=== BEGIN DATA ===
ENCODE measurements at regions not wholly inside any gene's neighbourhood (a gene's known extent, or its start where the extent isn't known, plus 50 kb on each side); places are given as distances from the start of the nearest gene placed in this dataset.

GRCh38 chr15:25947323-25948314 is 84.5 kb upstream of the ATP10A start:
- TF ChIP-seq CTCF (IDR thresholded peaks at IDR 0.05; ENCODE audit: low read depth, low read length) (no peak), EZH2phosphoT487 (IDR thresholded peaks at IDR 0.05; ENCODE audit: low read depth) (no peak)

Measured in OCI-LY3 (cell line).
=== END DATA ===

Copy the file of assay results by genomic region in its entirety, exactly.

ENCODE measurements at regions not wholly inside any gene's neighbourhood (a gene's known extent, or its start where the extent isn't known, plus 50 kb on each side); places are given as distances from the start of the nearest gene placed in this dataset.

GRCh38 chr15:25947323-25948314 is 84.5 kb upstream of the ATP10A start:
- TF ChIP-seq CTCF (IDR thresholded peaks at IDR 0.05; ENCODE audit: low read depth, low read length) (no peak), EZH2phosphoT487 (IDR thresholded peaks at IDR 0.05; ENCODE audit: low read depth) (no peak)

Measured in OCI-LY3 (cell line).